The Smell of Other People’s Houses

The Smell of Other People's Houses Book Cover The Smell of Other People's Houses
Bonnie-Sue Hitchcock
Random House Children's Books
February 23, 2016

In Alaska, 1970, being a teenager here isn’t like being a teenager anywhere else. This deeply moving and authentic debut is for fans of Rainbow Rowell, Louise Erdrich, Sherman Alexie, and Benjamin Alire Saenz. Intertwining stories of love, tragedy, wild luck, and salvation on the edge of America’s Last Frontier introduce a writer of rare talent.

Ruth has a secret that she can’t hide forever. Dora wonders if she can ever truly escape where she comes from, even when good luck strikes. Alyce is trying to reconcile her desire to dance, with the life she’s always known on her family’s fishing boat. Hank and his brothers decide it’s safer to run away than to stay home—until one of them ends up in terrible danger.

Four very different lives are about to become entangled. This unforgettable book is about people who try to save each other—and how sometimes, when they least expect it, they succeed.
Bonnie-Sue Hitchcock was born and raised in Alaska. She worked many years fishing commercially with her family and as a reporter for Alaska Public Radio stations around the state. She was also the host and producer of “Independent Native News,” a daily newscast produced in Fairbanks, focusing on Alaska Natives, American Indians, and Canada’s First Nations. Her writing is inspired by her family’s four generations in Alaska.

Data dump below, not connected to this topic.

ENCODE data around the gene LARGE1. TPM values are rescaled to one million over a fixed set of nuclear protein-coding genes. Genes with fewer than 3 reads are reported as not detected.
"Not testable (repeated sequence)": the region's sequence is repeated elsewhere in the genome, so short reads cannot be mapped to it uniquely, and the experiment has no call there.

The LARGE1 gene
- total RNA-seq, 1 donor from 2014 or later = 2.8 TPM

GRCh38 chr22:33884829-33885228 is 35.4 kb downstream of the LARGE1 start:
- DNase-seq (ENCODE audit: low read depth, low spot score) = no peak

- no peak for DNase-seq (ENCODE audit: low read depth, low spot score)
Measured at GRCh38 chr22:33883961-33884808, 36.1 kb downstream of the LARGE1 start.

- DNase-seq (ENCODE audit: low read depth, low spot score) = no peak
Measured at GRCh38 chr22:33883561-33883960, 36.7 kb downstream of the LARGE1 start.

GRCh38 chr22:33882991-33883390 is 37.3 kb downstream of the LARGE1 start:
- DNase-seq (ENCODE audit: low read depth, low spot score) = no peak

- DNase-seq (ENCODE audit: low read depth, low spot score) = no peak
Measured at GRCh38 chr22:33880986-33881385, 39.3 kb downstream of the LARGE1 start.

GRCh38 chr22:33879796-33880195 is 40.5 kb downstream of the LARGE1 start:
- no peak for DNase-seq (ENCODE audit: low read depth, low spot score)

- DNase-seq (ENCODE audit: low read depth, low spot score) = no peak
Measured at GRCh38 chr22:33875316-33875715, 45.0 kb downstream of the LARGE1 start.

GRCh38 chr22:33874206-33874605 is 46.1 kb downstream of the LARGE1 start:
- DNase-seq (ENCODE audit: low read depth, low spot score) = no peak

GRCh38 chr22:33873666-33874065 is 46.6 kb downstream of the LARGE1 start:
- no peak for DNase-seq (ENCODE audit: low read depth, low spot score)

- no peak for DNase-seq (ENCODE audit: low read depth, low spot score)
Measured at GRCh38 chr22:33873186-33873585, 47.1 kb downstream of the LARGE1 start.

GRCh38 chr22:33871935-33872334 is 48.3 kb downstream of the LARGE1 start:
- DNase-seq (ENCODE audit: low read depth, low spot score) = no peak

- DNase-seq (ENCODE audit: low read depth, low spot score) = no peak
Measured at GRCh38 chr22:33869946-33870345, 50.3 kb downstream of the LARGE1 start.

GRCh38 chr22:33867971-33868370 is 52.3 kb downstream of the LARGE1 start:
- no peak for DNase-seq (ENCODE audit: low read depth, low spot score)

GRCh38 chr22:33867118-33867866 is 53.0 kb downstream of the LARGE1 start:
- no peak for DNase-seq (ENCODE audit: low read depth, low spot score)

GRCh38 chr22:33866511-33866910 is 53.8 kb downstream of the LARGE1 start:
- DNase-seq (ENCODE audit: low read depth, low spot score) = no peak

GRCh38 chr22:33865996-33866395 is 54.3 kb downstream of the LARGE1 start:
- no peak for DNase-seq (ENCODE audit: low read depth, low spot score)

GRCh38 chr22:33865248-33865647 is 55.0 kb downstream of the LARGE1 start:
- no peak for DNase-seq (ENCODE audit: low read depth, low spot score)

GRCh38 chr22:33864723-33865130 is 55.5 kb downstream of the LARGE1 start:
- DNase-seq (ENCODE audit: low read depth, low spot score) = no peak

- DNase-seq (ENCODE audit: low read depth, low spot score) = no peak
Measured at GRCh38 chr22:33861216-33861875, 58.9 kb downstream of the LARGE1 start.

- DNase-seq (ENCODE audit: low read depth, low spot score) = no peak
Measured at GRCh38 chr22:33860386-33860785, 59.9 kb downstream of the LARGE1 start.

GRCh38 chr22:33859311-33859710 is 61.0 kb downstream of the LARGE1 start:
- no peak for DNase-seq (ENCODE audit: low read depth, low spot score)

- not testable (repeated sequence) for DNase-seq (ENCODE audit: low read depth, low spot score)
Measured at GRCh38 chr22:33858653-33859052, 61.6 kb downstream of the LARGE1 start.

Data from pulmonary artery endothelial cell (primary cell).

“The Smell of Other People’s Houses” is an engaging and unique literary novel that is a joy for all of the senses.

What I loved most about the book is the descriptions of the sights, sounds, and obviously, the smells.  They are so vivid that you feel as though you are standing in the characters’ places.  Everyone knows that different houses have different smells, but the author made the smells match the personalities of those living in the houses.  It’s difficult to explain, but you will see what I mean if you read the book.

There are four main characters, and the story is told from each point of view.  It’s very interesting to read how they interpret one another (including the smells of the others’ homes) and how their stories weave together.  I also need to say that this is a wonderfully diverse book!  The author grew up in Alaska and you can tell she has an intimate knowledge of the various people who make up the land.  There is nothing but love for the many cultures, while also not being afraid to point out some of the systemic issues present in the area.

“The Smell of Other People’s Houses” is a beautiful book meant for those who enjoy reading about the lives of others.  It’s meant to be savored, not devoured, and therefore will probably be best suited for those not looking for a fast-paced plot.  I can say that it is a story that will stick with me and most likely be read several more times.

This review is based upon a complimentary copy provided by the publisher in exchange for an honest review.


Content Warning:

Language, Sexual Situations, Violence, Alcohol Abuse, Drug Abuse, Child Abuse, Domestic Violence

Herbie’s Big Adventure

Herbie's Big Adventure Book Cover Herbie's Big Adventure
Jennie Poh
Curious Fox
August 25, 2016

Herbie is a little hedgehog who is perfectly happy at home with his mother. But one day Mommy tells Herbie that it's time to go exploringall by himself! Herbie is so not sure, but ready or not, a westerly wind sweeps Herbie into the wide world...and Herbie's Big Adventure begins! Little Herbie finds that he's braver than he thinks and even makes a friend before coming safely back home to Mommy.